INMED completes another Summer Institute for American Indian youth


Brian Johnson

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INMED completes another Summer Institute for American Indian youth

Hitting 40 is usually a significant event. For the Indians into Medicine (INMED) program at the University of North Dakota, it's a milestone.

"I can't think of another grant funded University program that has lasted this long," said INMED Director Gene Delorme.

INMED, a program designed to assist American Indian students to be health professionals in tribal communities, hosted its annual Summer Institute (SI) program in June and July. Ninety students were selected for the six week academic enrichment session for students enrolled in grades 7 -12. This year, 26 American Indian reservations has youth represented in the program.

"I found out it as a seventh grader." said JoMarie Garcia, a Lake Andie, S.D., native enrolled in the Yankton Sioux Tribal Reservation. "It helps you to get a head start on classes you would take to enter the medical field. So, I thought it was the perfect program for me."

Garcia and other SI students absorbed the University atmosphere while staying in residence halls, eating in the dining facilities and taking classes. They attended lectures given by successful American Indian health professionals, learned more about various health careers, participated in physical education activities, traveled on educational field trips, attended a powwow and met other American Indian students from across the U.S.

SI staff provide an all-around university experience for their students, but the focus of the program is in the classroom.

"It's meant to bolster and enrich their math and Science courses while supporting them in their quest to enter college courses that may lend to medical fields," said Naomi Bender, Summer Institute program coordinator.

During the week days, students woke up early and prepared for classes, which started at 8:30 a.m. The classes included biology, chemistry, communications/study skills, health with basic first aid, math and physics ? vital courses for a successful health career. Study Hall was 3:30 to 5 p.m. After the walk back to the residence halls, it's dinner, followed by activities. Lights out at 10.

The busy schedule and the challenging courses are actually a selling point for the sort of students the program recruits.

"Who wants to come to school in the summertime except us?" Garcia laughs. "I like being around people that want to reach their full potential like me."

Still relevant

INMED's role as a conduit for medical professionals to provide services on reservations is as critical as ever.

"If you enter the emergency room where I'm from, you'll be in there for five hours," said Joe Tailfeathers, a member of Montana's Blackfoot Reservation. "There aren't many doctors, and that inspired me to go back and take care of my people."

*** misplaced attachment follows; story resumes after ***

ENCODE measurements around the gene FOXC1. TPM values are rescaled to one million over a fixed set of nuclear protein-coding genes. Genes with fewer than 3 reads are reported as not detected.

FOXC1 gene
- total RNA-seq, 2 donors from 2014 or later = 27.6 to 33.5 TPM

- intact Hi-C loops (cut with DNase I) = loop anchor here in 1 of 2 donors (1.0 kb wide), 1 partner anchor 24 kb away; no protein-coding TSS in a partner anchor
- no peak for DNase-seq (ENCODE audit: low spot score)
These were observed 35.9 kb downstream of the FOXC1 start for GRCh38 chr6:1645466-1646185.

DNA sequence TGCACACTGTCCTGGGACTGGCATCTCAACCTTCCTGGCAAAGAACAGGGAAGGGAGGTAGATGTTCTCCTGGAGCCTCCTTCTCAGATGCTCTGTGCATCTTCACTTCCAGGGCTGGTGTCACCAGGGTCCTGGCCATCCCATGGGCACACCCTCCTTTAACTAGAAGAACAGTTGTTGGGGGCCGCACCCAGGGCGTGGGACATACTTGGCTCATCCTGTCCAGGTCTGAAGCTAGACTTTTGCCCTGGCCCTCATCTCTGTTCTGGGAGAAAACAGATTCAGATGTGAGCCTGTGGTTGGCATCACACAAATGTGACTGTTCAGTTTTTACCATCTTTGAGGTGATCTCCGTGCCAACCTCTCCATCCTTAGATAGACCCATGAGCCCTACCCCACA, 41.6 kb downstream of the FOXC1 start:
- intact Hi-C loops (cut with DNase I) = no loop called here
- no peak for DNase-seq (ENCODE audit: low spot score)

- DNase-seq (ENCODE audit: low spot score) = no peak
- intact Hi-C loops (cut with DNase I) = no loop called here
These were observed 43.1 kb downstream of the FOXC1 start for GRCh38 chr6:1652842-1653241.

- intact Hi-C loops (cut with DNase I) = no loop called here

Tanner Peltier, a member of the Turtle Mountain Band of Chippewa, who now lives in Aberdeen, S.D., was inspired to enter medicine for the same reason.

"My parents both work at the Aberdeen IHS (Indian Health Services) and I hear them talk about how there aren't many doctors up in Belcourt (on the Turtle Mountain Reservation in North Dakota)," he said. 'I would like to help out by going into the medical field."

Shrinking funds

Despite INMED's success, the IHS grant, which it relies on, continues to shrink. Funds have been drying up after significant budget cuts to Title VII of the the Federal Health Professions Act. INMED lost $36,000 of funding this year alone due to federal sequestration of its Indian Health Service grant.

DeLorme, a former assistant dean of the UND School of Law, came to the INMED program in 1994 with a full-time staff of nine. Today that number is three.

He and his two colleagues have put in significant hours to maintain SI and keep it as a top-level program.

"He's the rock that keeps the program going." Bender said. "He's made sure we meet all grant objectives to keep this programming for not only SI, but for our college programming as well."

Worth the Effort

According to Delorme, the UND School of Medicine and Health Sciences graduates 20-25 percent of enrolled members of the 566 federally recognized American Indian tribes, and the INMED program and its Summer institute have been crucial to developing and recruiting American Indian doctors.

"Not only have I learned a lot in the classroom, but I've learned a lot about myself and other people," said Garcia. "It really helped me grow as a person and reach my full potential. Here we are challenged continually."

The challenge in the classroom has been matched every year by experiences with peers that create lasting bonds and memories for all the students.

"I wanted to make an impression," said Peltier, with a smile. "I didn't want to leave without any stories. I think I succeeded. I really like all the people here. They're interesting to say the least."

INMED also has established UND as a springboard that helps students move ahead with their career ambitions.

"UND is definitely one of my options," said Tailfeathers. "I've been in the coming here for five years now, and I picture myself being here in the fall and the spring time, going to my classes, and getting prepared for ' the real life' and how I want to achieve success."

Brian Johnson

University and Public Affairs writer

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